A friend of mine is adapting a short story of hers into a movie for a well-known indie filmmaker. She's never done this sort of thing before and has put in a lot of time over the last few months struggling with film structure. As a short story writer, plot isn't necessarily an important part of the work -- not to the extent that it is in most films, anyway. I think she's doing an admirable job wrestling the thing into something workable, but she asked me a question the other day that made me realize how artificial the writing advice for film is.

When writing the first draft, DO NOT WORRY ABOUT STRUCTURE. There are people out there throwing up their hands and proclaiming that's bs. Don't listen to them. If you are an absolute beginning screenwriter, someone who is still learning, there is absolutely no reason to beat yourself about the head and neck with 3, 5, 7 or 9-act structure talk, let alone the 8 sequence or reel method that you find bandied about the internet unless you know your story cold.

I know there are people out there who work from character charts, outlines, and arcane algorithms of their own devising. I'm not talking to the 2% of you who do that. You probably go around figuring tip in your spare time or adding things up for fun. God bless you. No, I'm talking to the rest of us who need a flashlight to see in the dark and who double the tax and add a couple bucks when the check comes.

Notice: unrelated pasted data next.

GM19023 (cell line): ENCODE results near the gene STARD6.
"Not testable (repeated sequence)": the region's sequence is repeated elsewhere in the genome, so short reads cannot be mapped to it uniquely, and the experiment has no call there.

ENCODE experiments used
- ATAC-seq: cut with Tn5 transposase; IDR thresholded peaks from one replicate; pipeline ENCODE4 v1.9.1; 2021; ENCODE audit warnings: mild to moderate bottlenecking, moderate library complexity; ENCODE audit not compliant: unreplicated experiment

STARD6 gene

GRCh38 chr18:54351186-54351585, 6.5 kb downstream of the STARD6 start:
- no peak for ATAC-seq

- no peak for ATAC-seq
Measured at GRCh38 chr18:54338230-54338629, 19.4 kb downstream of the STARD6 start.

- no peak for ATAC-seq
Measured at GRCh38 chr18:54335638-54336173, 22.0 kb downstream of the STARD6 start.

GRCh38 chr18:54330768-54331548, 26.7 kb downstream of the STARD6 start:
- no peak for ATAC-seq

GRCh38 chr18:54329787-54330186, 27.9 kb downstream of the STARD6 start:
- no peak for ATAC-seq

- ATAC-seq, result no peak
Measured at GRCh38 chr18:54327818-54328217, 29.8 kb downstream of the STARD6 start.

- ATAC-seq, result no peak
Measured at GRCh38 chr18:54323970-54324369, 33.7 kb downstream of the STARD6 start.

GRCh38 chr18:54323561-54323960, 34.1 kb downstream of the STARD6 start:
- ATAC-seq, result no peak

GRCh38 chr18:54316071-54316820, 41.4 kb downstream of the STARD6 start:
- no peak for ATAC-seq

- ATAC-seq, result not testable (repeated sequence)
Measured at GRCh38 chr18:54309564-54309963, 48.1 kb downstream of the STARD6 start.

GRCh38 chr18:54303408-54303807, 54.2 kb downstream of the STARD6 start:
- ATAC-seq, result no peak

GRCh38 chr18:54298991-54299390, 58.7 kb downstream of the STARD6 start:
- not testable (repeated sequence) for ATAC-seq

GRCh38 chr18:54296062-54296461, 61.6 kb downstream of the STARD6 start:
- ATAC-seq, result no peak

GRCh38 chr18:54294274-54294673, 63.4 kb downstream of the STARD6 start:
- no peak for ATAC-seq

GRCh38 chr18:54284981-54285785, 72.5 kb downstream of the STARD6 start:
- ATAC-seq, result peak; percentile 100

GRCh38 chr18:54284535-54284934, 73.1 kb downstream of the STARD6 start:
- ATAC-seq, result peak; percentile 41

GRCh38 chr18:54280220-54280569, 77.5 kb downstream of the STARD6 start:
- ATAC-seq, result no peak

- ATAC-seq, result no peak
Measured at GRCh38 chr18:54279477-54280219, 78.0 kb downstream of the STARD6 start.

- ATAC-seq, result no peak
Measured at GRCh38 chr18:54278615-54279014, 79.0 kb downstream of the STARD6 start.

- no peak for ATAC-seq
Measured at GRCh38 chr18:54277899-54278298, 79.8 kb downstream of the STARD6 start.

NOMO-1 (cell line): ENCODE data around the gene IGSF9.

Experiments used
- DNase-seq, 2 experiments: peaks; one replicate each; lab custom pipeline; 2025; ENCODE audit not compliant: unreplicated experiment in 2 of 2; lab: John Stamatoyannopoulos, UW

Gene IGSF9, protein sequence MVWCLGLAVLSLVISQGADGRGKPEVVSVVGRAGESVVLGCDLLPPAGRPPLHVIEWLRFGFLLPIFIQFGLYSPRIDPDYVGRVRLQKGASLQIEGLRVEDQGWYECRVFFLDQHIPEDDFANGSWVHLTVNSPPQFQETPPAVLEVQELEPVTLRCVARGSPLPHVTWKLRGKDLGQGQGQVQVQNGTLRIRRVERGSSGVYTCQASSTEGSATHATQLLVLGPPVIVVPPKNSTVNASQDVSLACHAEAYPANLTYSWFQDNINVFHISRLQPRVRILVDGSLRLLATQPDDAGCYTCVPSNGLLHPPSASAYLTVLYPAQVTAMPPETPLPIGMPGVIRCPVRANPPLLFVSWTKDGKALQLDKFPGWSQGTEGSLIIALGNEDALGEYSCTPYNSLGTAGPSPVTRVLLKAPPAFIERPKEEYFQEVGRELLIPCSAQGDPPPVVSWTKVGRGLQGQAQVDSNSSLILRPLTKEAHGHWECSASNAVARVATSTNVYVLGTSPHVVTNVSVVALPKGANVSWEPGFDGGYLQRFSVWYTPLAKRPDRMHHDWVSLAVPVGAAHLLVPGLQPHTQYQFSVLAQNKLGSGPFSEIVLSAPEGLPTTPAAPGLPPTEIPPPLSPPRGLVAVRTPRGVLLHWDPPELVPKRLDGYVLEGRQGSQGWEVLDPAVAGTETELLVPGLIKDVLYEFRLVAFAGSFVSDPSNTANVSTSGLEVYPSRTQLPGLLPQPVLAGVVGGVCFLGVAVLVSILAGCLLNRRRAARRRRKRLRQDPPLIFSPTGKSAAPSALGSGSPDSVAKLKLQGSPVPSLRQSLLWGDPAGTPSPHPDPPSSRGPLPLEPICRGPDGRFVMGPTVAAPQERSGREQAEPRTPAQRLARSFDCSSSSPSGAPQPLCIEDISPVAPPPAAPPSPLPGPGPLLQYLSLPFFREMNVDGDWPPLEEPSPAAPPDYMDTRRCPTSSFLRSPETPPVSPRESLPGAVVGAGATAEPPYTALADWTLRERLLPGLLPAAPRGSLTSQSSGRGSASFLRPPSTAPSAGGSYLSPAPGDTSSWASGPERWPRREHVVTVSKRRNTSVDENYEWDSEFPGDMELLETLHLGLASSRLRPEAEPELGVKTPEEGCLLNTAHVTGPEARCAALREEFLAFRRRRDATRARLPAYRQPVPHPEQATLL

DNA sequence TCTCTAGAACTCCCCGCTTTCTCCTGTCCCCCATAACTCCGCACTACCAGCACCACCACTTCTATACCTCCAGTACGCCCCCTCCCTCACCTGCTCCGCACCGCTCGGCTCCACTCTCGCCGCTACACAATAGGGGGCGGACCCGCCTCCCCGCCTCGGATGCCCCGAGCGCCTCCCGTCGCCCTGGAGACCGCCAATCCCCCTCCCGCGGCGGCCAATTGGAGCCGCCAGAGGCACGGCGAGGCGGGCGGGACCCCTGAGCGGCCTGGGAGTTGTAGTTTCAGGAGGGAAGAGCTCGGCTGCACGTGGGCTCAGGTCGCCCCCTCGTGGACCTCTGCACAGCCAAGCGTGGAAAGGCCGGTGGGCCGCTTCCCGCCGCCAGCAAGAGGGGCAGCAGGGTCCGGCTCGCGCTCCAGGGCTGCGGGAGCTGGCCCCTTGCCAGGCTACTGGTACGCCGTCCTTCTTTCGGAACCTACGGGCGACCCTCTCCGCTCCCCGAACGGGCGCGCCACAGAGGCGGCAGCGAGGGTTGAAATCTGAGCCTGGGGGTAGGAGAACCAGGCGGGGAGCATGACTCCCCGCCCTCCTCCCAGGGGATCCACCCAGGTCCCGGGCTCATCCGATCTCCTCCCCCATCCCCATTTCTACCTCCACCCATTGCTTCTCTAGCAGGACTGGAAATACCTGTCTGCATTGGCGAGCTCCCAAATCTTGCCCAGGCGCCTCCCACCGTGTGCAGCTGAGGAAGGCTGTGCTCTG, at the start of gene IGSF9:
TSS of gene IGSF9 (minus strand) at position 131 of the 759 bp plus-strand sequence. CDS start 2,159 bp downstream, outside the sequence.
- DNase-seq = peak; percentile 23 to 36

The chances that you are going to sit down and on your first pass pound out a structurally balanced film are pretty doggone slim. No matter how many notecards you go through. I've seen enough failed screenplays and met with many aspiring writers who crashed and burned and went back to their day jobs to know this. No, for the vast majority of newbie writers, the best method to write a screenplay is 1) learn how to write a short story; 2) learn how to write a scene and then 3) write a first draft of your short story as a screenplay without stopping to think about structure.

I'm not pulling this out of my you-know-where.